The Budding Energy Footprint of Indoor Agriculture

Indoor agriculture energy usage is projected to grow substantially over the next several years, driven in large part (but not entirely) by the legalization of medical and recreational cannabis. Seven U.S. states and the District of Columbia have legalized recreational cannabis already, with more states likely to follow. Twenty-nine states and the District of Columbia have legalized cannabis for medical use. This rapid shift in many parts of the United States is driving much of the nation’s energy load growth. The Northwest Power and Conservation Council projects that indoor cannabis growing operations alone will add as much as 300 average megawatts by 2030 in the Pacific Northwest. That is equivalent to 1.5% of total regional electricity demand. In Colorado, Xcel energy says 45% of its load growth is due to indoor cannabis cultivation operations.

Indoor agriculture operations not related to cannabis are expanding, too. The price of LEDs has fallen dramatically in the past few years and local food movements in cities are driving increased demand for fresh high-quality produce. More restaurants are interested in sourcing ingredients directly from the producer, and in dense urban areas a growing number of new indoor agriculture operations have begun to meet this demand.

In general, grow lights are completely exempt from building codes and efficiency standards. NBI drafted and proposed the first standard at the national model code level for the efficiency of grow lights in agriculture. But when we start talking about standards we have to consider metrics: how do we measure the energy efficiency of a light?

“Lumens are for Humans”

Lighting intended for human vision applications is properly measured by lumens and lumens per watt is the typical metric for fixture efficacy. However, lumens are defined using a spectral distribution (the spectral distribution defines the amount of light emitted at various wavelengths across the spectrum) whose weighting function is based on what human eyes can see. This is why we say that “lumens are for humans.” But plant growth and maintenance – aka photosynthesis – requires a different spectral distribution than we humans need for vision. This is why the indoor agriculture and greenhouse industries do not use lumens as a metric.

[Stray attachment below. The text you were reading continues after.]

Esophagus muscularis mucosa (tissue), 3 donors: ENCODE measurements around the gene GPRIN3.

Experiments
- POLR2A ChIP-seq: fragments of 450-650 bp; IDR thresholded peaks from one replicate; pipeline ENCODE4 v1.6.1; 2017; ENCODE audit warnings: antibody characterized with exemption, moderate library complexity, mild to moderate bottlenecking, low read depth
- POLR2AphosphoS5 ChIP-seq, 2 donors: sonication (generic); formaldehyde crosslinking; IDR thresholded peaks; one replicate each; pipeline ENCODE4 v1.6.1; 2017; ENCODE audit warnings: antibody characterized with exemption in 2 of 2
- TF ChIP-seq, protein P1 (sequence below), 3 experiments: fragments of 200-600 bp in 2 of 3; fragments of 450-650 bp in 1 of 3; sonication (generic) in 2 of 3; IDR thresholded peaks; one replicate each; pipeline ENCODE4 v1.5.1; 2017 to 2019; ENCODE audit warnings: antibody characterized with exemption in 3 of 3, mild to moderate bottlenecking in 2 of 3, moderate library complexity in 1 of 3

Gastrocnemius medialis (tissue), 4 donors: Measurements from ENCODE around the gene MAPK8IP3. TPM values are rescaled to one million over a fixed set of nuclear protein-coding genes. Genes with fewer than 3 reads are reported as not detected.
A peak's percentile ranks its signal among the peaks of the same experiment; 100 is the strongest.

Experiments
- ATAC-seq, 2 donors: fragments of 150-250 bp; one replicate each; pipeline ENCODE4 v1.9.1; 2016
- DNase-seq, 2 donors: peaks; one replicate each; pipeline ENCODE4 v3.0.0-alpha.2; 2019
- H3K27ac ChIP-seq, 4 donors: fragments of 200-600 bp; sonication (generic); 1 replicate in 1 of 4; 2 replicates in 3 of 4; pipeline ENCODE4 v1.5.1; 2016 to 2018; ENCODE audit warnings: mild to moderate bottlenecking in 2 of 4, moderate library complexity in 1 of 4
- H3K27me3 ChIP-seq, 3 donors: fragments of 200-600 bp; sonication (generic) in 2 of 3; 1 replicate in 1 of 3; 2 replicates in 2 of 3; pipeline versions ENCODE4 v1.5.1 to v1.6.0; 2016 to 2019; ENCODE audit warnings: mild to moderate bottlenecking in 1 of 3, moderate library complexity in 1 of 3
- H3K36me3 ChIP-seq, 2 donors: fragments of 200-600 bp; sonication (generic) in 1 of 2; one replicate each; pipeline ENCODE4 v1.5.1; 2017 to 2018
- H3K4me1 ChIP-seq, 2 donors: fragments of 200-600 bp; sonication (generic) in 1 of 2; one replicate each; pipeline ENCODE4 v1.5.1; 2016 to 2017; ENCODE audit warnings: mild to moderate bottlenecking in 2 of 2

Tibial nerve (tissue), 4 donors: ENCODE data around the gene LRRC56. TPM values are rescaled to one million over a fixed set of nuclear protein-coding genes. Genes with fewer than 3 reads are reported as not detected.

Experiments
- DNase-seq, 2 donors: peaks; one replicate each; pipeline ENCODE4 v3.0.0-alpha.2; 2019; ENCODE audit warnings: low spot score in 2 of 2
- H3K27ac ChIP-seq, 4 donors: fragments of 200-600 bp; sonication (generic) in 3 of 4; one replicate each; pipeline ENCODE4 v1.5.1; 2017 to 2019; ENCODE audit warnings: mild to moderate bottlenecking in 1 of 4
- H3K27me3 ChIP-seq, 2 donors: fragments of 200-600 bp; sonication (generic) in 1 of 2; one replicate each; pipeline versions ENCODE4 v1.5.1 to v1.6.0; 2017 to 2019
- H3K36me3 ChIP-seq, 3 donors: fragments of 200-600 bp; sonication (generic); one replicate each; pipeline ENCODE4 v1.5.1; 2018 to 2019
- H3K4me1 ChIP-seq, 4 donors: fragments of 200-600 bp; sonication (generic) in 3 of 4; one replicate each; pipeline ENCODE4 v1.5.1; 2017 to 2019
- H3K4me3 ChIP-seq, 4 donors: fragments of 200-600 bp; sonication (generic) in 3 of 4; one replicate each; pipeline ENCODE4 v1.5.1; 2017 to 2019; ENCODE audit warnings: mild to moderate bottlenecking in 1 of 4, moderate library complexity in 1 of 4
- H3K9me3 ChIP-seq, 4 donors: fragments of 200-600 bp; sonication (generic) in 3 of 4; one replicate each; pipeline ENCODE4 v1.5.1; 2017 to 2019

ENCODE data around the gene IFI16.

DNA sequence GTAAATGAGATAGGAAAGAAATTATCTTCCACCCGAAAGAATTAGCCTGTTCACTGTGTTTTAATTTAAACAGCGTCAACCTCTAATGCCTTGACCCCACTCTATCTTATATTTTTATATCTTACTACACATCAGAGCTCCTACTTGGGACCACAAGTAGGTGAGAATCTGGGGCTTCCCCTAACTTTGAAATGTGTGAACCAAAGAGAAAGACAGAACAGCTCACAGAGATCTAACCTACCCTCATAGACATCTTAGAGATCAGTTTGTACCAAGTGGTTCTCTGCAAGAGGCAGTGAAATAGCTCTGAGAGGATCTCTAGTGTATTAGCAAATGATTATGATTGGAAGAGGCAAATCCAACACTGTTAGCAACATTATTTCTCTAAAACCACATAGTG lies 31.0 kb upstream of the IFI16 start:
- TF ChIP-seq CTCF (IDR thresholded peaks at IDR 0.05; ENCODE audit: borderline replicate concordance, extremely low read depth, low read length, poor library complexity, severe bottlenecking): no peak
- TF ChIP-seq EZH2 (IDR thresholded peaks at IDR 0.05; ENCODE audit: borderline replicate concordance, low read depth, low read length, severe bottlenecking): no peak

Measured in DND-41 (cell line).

So what’s the right metric for indoor agriculture grow lights?

The light output of grow lights is often rated by the Photosynthetic Photon Flux (PPF). This is a measure of the total quantity, in micromoles per second, of Photosynthetically Active Radiation (PAR) photons (defined as the photons with wavelengths between 400 and 700 nm) emitted by the fixture. When we divide the fixture’s PPF by its total Wattage, we calculate the photonic efficacy of the fixture. The units of photonic efficacy are micromoles of photons emitted per Joule of energy input, abbreviated as µmol/J. Photonic efficacy appears to be the best way to compare the energy performance of various fixtures to one another. (That said, this is a complex topic and every potential metric, including this one, has its pros and cons. If you know of a perfect answer, let us know, because we’re looking for it!)

Now that we have a metric, where do we set the standard?

Based on our extensive research of the luminaire market, NBI has proposed a standard at 1.6 µmol/J for the photonic efficacy of luminaires used in agricultural application. We have documented more than 80 fixtures, from 19 different manufacturers, that meet or exceed this standard today. We are working with code stakeholders in Washington and Oregon, at the ICC, and at NEMA to establish applications for this standard.

We also think about these issues in contexts beyond lighting standards. We participate closely with the Resource Innovation Institute. Alexi Miller, NBI Senior Project Manager, serves on their Technical Advisory Committee, helping develop and implement energy and carbon metrics for indoor agriculture operations. We support our utility sponsors in accessing technical knowledge and leading-edge program innovation as their efficiency programs ramp up to meet this new industry. We work with other leaders and experts in the field to develop white papers, baseline information, and best practices guidance for this industry.

For more information about NBI’s Cannabis Sustainability Initiative, please contact Alexi Miller.

Jim Edelson, Director of Codes & Policy and Alexi Miller, Senior Project Manager